add domain groups to vSphere ESXi 5 with PowerCLI

With PowerCLI, you can add AD authentication to a single managed ESXi Host. For this you need to add your ESXi-Host to the AD (line 9) and then add permissions (line 11):

sometimes line 11 will fail, then you have to wait for domain replication and repeat it.

List VMTools Status with vCheck

i like vCheck to daily report my virtual environment status. But a lot of our guest systems are not in my responsibility, so the VM Tools are not uptodate or aren’t installed.

i wroted this plugin for vCheck:

Installing HP ESXi Offline Bundle for VMware ESXi 5.0

The steps to install the offline bundle for VMware ESXi 5.0 has changed from VMware ESXi 4.X. The vihostupdate command used in ESXi 4.X does not work against ESXi 5.0 hosts.

1. Download the

Either Google “HP ESXi Offline Bundle for VMware ESXi 5.0” or go to → Support & Drivers → Drivers & Software → Search for the server model (e.g. ProLiant BL640c) → Select the server series → Select operating system = VMware ESXi 5.0 → Find “* RECOMMENDED* HP ESXi Offline Bundle for VMware ESXi 5.0 → Download read more

discover informations about all virtual machines to Excel

I had the task to list all existing virtual machines in our vSphere vCenter to an Excel-List. Cause i have alot of VM’s and they change often, i wrote a powershell-script, which creates an excel-file like this:

The requirements for this script are Microsoft Excel and VMware PowerCLI 5. Look at the script or download it here:

Clone your Active Directory in 18 minutes using VMware

Anyone out there who runs a successful Microsoft Windows Active Directory, knows that it is pre-eminently useful to have a test environment that very nearly represents your production environment…to do…you know…testing!

I thought I would give that a try, and here’s what I came up with:

  1. Shutdown and clone a Virtual Domain Controller with a 50GB disk drive, 10 minutes.
  2. Attach the virtual DC to a totally private network, visible only to other virtual machines on the same box, 15 seconds.
  3. Restart the cloned DC, 1 minute.
  4. Seizing FSMO roles from Domain Controllers that aren’t in this private network, 3 minutes.
  5. Sit back in wonder, 45 seconds.

These simple steps aren’t completely error free. Because the DC I chose was a replication partner with a bunch of other DCs and Active Directory Sites, it was necessary to do some tweaking to remove the “defunct” Domain Controller properties from the Active Directory. That process is documented well, here: Remove old Domain Controller Settings from FRS and the Domain. If you have a lot of Remote Domain Controllers and you only need your clon e for a little test, it may be to expensive to remove all remote DC’s. In this case you can create this registry value, so your clone isn’t waiting anymore for replication partner: read more

Shutdown full VMware datacenter on UPS failure

To shutdown a VMware datacenter on UPS failure i found a PowerShell script, which i modified:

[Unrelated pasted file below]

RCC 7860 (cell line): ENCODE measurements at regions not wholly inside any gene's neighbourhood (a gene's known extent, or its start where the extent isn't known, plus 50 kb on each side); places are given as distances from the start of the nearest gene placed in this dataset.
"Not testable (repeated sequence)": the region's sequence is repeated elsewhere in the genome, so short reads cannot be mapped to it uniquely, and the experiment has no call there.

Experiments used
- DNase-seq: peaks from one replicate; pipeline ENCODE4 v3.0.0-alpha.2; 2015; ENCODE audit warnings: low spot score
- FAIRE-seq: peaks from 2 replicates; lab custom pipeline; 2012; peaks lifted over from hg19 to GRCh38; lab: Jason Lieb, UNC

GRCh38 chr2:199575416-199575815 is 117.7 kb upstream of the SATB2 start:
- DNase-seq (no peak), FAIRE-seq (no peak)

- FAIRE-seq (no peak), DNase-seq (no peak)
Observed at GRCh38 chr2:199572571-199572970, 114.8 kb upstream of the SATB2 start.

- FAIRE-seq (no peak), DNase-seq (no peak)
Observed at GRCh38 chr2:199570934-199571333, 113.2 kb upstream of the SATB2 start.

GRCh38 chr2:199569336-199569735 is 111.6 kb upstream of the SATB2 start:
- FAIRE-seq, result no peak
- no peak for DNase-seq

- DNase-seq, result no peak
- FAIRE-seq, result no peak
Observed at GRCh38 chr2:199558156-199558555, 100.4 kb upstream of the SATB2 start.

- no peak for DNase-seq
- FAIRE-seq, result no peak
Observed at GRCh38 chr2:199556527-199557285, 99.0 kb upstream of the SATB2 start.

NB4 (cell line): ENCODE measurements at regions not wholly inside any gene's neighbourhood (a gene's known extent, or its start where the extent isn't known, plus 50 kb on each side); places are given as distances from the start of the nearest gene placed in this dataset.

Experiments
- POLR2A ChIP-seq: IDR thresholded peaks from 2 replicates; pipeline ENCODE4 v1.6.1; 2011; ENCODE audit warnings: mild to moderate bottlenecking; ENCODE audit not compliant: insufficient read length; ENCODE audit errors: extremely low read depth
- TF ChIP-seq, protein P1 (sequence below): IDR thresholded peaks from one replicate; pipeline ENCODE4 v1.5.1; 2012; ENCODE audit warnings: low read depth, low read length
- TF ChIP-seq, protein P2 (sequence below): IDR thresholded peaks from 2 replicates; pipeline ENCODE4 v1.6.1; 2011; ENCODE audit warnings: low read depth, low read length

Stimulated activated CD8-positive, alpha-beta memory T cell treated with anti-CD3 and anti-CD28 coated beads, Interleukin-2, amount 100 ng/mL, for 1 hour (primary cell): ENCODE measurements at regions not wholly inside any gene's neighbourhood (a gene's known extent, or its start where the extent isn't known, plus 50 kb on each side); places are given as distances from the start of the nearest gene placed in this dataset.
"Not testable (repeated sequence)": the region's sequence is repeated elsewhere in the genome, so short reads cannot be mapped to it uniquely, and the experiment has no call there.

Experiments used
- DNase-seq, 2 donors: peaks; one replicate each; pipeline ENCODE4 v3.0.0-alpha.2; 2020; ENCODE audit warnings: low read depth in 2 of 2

The script will shutdown the desired VMware datacenter, but it will ask you first, if you are sure. If you like to run the script in silent mode, you can run it with parameter yes.

You have to define the hostname of your VirtualCenter and the name of the datacenter. To run the script, you will need, to have VMware PowerCLI installed.

You can dowload the script shutdownESX.ps1 (right-click -> Save As) or copy/paste it from here:

read more

ESXi 4.x: change the blocksize for a partition

The ESXi 4.x installer utilizes the default blocksize of 1MB when creating VMFS volumes, allowing for storage of files 256GB and under. This default VMFS Datastore cannot be easily reformatted with a higher blocksize as it contains the Service Console VMDK file. But to store files greather than 256 GB (ex. VMDK), you have to use a blocksize greather than 1 MB on your partition. If you use your system-partition for saving VMDK-Files greather than 256 GB, you have to change the blocksize of your system-partition. Unfortunately VMware doesn’t give you the possibilty to do this during the installation. So you have to do this with a trick after the installation: Install the VMware ESXi 4.x host as always. After the installation follow this steps: ESXi 4.1 Default-Screen Press the Funktion-Key F2 ESXi 4.1 Logon-Screen Logon with your root-account. Troubleshooting Options Select Troubleshooting Options. Select Enable Local Tech Support. After you enabled the local Tech Support, press two times the Key ESC, to exit to the Default Screen. ESXi 4.1 Default-Screen Press the Key-Combination ALT+F1 to enter the local Tech Support. You have to logon again on the console screen. After you loged in, run the follow command: You will receive the informations about all installed Drives: Now run this command:

For <BLOCKSIZE> use the value from the next table. For <DRIVE-ID> use the value received from the last command (marked yellow in example):
block size maximum file-size on vmfs3
1 MB 256 GB
2 MB 512 GB
4 MB 1 TB
8 MB 2 TB
The process did run for around 20 seconds on my 1 TB disk. After succesfull running, press the Key-combination ALT+F2, to exit to the default window. Please disable now the Local Tech Support and make a reboot.